Wednesday, July 1, 2015

Product Stewardship, Climate Change and the Encyclical Laudato Si’

The climate change message of the encyclical Laudato Si'  is receiving deserved attention for bringing a moral dimension to the climate discussion.  But it goes beyond climate change into related environmental, social and economic issues.

Pope Francis has made it very clear that although the Encyclical has specific meaning for Catholics, the messages are meant for all humanity.  The Vatican emphasized this by bringing in members of other religions and an atheist to attest to the importance of the Encyclical.

One of the messages I glean from the encyclical is the importance of "product stewardship" as one of the many steps we need to take as a society.

Today I joined Catholic Climate Ambassador Betsy Reifsnider to speak to the California Product Stewardship Council  (CalPSC) about climate change, the encyclical and the relation of both to product stewardship.  Betsy did a great job showing the interconnections between the message of Pope Francis' encyclical on climate and other issues such as product stewardship, while I spoke about climate change causes, impacts and solutions.  I believe the CalPSC team felt, as I have, energized and validated by the messages of the encyclical.

Betsy Reifsnider (Catholic Climate Ambassador), Doug Kobold (CalPSC Board)
Michael Paparian, Heidi Sanborn (CalPSC Executive Director)

I worked on product stewardship issues when I was a member of the California Integrated Waste Management Board (now CalRecycle) and represented the state in national discussions over electronic product stewardship from 2000 to 2004.  Product stewardship concepts are fairly simple -- manufacturers should design products for source reduction, reuse and recycling and take back their products at the end of their useful life.  Paint, televisions, computers, cell phones, carpets and even cars have been the subject of product stewardship discussions.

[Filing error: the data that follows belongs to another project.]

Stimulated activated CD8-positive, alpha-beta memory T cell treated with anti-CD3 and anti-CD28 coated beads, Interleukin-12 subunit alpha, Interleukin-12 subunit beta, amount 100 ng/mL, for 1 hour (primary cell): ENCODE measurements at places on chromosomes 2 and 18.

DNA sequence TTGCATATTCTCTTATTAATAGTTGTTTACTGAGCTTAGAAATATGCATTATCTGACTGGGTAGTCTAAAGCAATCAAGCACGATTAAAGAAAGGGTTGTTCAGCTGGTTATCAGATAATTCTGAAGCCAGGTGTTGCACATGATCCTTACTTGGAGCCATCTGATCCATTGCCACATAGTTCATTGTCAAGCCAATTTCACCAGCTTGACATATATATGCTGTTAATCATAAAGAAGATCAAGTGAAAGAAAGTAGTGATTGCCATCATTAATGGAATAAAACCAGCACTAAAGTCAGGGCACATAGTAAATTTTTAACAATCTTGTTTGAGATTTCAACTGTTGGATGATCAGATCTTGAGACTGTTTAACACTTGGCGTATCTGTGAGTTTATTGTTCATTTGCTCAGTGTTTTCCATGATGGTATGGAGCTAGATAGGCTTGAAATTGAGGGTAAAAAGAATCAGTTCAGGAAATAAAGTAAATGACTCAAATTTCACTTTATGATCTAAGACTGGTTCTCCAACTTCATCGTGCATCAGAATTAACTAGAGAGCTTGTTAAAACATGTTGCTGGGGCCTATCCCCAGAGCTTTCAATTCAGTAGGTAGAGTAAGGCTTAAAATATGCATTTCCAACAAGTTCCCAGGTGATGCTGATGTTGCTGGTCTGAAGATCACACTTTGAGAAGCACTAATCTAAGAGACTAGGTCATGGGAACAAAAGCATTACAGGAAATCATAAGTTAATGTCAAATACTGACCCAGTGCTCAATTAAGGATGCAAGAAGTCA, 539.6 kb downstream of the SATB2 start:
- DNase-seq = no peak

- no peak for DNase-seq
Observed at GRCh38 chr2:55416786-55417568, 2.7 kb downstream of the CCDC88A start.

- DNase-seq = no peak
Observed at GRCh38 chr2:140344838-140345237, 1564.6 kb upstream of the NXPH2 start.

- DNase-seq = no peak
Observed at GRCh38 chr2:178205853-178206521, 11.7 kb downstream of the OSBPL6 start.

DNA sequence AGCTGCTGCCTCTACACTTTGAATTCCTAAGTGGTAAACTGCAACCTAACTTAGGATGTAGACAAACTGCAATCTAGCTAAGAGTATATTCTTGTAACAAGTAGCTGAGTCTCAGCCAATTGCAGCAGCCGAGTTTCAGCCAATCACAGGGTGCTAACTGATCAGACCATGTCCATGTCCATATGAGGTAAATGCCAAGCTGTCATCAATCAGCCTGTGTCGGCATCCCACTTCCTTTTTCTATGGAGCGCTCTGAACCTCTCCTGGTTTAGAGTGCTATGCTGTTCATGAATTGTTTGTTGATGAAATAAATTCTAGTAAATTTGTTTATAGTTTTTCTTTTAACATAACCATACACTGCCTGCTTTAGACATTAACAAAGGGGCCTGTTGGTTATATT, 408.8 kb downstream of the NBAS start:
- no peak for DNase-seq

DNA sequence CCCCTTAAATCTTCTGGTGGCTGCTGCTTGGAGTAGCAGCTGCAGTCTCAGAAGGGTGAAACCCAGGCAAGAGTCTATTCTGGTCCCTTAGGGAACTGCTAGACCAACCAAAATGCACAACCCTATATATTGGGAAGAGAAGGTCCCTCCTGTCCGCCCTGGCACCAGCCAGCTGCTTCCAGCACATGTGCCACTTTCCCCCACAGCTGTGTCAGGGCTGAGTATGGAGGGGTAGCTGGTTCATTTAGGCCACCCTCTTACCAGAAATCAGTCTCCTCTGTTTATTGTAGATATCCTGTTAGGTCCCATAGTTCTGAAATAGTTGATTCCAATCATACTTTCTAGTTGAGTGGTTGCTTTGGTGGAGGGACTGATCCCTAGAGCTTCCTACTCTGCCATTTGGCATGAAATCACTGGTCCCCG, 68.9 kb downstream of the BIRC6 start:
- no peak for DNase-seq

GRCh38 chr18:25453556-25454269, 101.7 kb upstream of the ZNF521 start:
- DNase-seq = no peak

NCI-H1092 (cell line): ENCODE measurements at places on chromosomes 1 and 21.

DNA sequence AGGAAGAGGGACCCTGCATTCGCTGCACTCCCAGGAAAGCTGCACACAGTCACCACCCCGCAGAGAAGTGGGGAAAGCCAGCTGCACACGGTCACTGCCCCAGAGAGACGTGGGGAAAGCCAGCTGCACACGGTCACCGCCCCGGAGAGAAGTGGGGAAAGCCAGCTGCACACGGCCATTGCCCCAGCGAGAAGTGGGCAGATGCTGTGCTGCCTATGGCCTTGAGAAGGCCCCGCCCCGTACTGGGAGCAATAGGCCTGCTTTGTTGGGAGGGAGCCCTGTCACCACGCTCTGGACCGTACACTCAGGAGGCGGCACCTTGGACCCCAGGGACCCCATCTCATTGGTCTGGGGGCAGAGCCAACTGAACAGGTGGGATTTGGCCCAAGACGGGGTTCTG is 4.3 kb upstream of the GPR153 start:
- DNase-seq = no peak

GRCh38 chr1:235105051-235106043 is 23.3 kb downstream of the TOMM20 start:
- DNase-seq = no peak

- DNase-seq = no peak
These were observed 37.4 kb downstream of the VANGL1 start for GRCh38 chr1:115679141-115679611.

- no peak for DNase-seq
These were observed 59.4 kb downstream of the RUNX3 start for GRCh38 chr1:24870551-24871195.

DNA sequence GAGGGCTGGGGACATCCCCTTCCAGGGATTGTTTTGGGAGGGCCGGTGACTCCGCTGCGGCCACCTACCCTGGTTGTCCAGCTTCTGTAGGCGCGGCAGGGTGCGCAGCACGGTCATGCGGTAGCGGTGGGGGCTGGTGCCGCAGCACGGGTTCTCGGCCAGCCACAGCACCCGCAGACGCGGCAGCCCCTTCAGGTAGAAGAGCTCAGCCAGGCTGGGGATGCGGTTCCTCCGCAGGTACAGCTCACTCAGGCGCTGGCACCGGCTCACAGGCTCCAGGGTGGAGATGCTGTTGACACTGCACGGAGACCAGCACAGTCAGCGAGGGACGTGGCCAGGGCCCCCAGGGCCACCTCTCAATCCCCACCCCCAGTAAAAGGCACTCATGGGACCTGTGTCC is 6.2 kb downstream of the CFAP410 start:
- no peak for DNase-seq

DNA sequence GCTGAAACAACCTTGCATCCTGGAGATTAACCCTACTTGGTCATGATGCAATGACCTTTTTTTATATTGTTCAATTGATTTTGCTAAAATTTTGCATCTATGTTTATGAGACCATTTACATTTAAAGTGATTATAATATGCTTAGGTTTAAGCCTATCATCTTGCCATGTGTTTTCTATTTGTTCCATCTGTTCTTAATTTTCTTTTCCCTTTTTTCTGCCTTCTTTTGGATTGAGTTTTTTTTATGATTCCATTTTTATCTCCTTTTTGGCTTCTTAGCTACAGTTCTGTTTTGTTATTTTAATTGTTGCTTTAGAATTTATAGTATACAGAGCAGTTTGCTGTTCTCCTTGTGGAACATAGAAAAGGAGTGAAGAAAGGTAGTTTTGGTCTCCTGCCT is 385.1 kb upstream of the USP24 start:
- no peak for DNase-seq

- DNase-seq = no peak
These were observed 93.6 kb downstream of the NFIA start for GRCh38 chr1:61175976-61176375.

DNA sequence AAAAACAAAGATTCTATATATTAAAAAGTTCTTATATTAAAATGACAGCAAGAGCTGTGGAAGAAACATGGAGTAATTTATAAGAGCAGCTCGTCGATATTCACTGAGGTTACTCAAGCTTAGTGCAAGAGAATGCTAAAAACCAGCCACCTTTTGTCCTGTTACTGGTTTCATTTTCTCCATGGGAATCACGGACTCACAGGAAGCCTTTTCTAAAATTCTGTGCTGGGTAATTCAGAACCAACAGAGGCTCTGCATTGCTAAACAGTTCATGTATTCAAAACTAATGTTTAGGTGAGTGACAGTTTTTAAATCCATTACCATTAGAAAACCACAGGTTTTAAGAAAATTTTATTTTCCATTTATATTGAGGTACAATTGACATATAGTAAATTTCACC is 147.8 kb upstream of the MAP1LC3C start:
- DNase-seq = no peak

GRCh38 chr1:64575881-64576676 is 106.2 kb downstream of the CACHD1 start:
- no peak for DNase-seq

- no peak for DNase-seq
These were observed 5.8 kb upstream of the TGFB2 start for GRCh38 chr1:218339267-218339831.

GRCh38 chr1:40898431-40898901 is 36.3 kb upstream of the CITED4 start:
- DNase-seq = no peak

Pope Francis captured the essence of product stewardship more eloquently and succinctly than I've ever seen:

"These problems are closely linked to a throwaway culture which affects the excluded just as it quickly reduces things to rubbish. ... It is hard for us to accept that the way natural ecosystems work is exemplary: plants synthesize nutrients which feed herbivores; these in turn become food for carnivores, which produce significant quantities of organic waste which give rise to new generations of plants. But our industrial system, at the end of its cycle of production and consumption, has not developed the capacity to absorb and reuse waste and by-products. We have not yet managed to adopt a circular model of production capable of preserving resources for present and future generations, while limiting as much as possible the use of non-renewable resources, moderating their consumption, maximizing their efficient use, reusing and recycling them. A serious consideration of this issue would be one way of counteracting the throwaway culture which affects the entire planet, but it must be said that only limited progress has been made in this regard." Pope Francis, Encyclical, June, 2015, paragraph 22
The connection between product stewardship and climate change was shown several years ago when the Product Policy Institute (now UPSTREAM) used EPA data to show that 37% of greenhouse gas emissions come from products and packaging.  The report is available here.  The bottom line: To reduce GHG emissions we must reduce emissions from production and consumption of manufactured goods and food.

This is where product stewardship groups like the California Product Stewardship Council, UPSTREAM and the Product Stewardship Institute come in.  They work with policy makers, NGOs, governments and industry to promote programs to encourage manufacturers to more efficiently produce products, produce green products, insure product recyclability and take back products at the end of their useful life for recycling into new products.  Their work is an important component of the overall effort to identify and address all of the root causes of climate change.

If you want to read the encyclical, it is available here.

No comments:

Post a Comment